Walking down the path that an increasing number of online content providers are following, the New York Times Company’s interactive unit has inked a deal with Yahoo to provide news articles to the popular portal.
Financial terms of the deal were not disclosed, but traditionally content outlets pay to have their headlines and brand names displayed in front of Yahoo’s sizeable audience.
“We look forward to expanding our reach through this additional distribution channel and to providing Yahoo users with a new entry point to our sites and our high-quality content,” said Catherine Levene, vice president of strategy and business development for New York Times Digital.
Under the terms of the agreement, New York Times Digital is providing Yahoo News with certain daily articles from the national, politics, business, international, technology, and arts area of its flagship Web site, NYTimes.com. The company will also provide local news from city sites newyorktoday.com and Boston.com.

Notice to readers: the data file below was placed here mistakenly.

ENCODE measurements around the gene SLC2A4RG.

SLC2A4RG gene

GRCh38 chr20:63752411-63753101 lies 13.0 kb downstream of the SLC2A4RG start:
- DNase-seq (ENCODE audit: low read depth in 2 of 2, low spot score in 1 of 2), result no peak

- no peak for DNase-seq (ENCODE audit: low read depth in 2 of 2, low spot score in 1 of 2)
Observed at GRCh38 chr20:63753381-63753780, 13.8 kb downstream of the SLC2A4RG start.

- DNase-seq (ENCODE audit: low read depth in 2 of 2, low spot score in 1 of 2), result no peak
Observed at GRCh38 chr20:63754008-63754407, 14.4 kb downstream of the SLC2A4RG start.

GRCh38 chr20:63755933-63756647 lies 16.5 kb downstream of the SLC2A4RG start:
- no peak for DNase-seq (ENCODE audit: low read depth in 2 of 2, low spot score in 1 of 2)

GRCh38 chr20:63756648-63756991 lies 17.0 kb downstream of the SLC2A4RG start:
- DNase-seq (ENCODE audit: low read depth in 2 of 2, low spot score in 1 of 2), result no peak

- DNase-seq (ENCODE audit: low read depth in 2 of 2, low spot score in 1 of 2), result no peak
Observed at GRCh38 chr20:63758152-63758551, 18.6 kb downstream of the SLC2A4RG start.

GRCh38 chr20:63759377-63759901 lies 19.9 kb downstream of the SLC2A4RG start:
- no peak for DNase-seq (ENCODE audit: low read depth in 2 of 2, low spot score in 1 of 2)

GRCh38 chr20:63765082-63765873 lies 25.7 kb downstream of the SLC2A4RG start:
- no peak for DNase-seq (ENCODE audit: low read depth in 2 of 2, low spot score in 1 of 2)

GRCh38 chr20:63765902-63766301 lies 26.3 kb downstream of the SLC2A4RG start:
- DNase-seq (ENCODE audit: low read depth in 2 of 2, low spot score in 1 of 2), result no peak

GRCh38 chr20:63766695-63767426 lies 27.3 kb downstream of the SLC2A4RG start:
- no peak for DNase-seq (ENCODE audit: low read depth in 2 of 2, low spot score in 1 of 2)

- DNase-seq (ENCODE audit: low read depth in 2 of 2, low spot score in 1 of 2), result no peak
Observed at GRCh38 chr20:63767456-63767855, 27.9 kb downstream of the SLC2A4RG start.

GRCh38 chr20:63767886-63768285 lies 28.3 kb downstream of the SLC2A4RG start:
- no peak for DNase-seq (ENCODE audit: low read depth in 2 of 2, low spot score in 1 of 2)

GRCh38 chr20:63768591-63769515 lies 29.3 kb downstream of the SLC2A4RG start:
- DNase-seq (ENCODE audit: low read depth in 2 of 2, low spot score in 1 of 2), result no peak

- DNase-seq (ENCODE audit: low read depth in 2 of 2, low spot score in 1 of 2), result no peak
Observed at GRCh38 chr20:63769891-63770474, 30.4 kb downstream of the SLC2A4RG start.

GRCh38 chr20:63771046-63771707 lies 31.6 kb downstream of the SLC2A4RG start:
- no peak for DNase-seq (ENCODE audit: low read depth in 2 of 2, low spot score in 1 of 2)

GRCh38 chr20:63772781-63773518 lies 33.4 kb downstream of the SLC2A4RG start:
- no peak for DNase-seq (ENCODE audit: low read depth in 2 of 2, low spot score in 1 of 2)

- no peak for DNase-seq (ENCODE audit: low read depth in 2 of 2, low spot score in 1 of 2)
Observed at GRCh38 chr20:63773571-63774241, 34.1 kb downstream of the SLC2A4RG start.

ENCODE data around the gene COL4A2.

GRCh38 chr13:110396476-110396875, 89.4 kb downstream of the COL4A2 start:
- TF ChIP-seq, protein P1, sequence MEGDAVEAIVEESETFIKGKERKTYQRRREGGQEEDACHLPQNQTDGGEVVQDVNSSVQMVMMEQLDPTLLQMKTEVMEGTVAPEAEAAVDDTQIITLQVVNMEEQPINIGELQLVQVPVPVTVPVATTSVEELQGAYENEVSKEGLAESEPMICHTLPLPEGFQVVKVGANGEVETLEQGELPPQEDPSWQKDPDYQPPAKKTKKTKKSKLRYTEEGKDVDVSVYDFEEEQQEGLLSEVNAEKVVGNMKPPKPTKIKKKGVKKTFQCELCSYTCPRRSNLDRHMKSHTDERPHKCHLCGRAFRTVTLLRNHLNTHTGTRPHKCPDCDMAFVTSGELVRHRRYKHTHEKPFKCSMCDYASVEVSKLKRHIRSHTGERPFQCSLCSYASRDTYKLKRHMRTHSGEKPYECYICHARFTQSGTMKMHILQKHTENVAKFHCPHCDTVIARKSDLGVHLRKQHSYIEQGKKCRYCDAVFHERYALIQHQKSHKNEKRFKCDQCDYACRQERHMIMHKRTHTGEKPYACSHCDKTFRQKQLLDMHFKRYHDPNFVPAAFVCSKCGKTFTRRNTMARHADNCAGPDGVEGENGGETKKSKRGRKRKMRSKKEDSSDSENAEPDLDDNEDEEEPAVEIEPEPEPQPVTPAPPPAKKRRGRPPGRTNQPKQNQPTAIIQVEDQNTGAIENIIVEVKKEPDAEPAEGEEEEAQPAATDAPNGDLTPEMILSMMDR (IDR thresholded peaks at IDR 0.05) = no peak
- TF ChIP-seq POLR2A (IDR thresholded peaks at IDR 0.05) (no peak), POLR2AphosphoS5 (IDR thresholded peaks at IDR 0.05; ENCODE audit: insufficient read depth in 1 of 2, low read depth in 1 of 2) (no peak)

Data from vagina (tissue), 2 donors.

The hope, of course, is that Yahoo users will get so hooked on the content they access on the portal, that they will soon be coming directly to the New York Times Digital sites. The deal calls for a New York Times Digital link box on Yahoo pages, which will allow readers to hop to the sites for other news and information.
In recent weeks, Yahoo has struck similar agreements with the Wall Street Journal, Rival Networks, and CCBN.
The news of the distribution deal with Yahoo comes on the heels of New York Times Digital’s other moves to attract readers and advertisers. In the past few weeks, the company announced it would begin accepting larger rich media ad sizes, following in the footsteps of CNET. New York Times Digital also recently named a new VP of sales and a VP of international sales, a newly-created position designed to capitalize on the publications’ cross-border appeal.
These recent proactive changes follow a retrenchment at the organization that included shelving plans for an IPO of a tracking stock late last year. Additionally, the company in January cut 69 positions, or 17 percent of its workforce, in an effort to reduce costs by $6 million.
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